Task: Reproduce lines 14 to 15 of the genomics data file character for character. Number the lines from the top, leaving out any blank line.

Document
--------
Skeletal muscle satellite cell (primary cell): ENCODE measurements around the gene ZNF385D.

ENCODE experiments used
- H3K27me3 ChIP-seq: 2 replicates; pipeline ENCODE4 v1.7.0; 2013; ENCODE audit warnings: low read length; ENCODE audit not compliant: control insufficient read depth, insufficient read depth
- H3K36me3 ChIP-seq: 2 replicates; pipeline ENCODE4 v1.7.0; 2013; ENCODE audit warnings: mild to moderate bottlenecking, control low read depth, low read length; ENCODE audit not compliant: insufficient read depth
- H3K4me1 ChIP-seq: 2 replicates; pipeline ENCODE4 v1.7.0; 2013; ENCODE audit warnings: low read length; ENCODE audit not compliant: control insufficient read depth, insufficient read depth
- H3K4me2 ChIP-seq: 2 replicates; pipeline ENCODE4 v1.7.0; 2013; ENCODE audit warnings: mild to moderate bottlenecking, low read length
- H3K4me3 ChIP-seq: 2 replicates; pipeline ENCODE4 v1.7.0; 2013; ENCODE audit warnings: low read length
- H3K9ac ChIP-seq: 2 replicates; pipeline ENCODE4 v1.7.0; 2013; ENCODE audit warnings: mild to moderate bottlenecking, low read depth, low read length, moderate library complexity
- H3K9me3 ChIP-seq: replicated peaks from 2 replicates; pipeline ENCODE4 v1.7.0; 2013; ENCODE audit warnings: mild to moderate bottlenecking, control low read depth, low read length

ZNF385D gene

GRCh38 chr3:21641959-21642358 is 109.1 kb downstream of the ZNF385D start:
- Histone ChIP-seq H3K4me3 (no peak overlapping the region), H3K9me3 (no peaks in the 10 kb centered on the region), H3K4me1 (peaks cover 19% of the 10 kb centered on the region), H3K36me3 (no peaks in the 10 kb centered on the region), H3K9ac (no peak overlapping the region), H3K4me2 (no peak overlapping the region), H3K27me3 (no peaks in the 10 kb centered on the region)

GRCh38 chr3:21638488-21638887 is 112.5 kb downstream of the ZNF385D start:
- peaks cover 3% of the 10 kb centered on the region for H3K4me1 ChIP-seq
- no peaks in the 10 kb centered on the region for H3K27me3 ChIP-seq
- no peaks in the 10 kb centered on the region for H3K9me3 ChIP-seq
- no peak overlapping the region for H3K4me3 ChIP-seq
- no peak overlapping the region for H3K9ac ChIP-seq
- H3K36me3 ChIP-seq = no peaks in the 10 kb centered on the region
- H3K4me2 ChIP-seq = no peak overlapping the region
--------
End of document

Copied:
- peaks cover 3% of the 10 kb centered on the region for H3K4me1 ChIP-seq
- no peaks in the 10 kb centered on the region for H3K27me3 ChIP-seq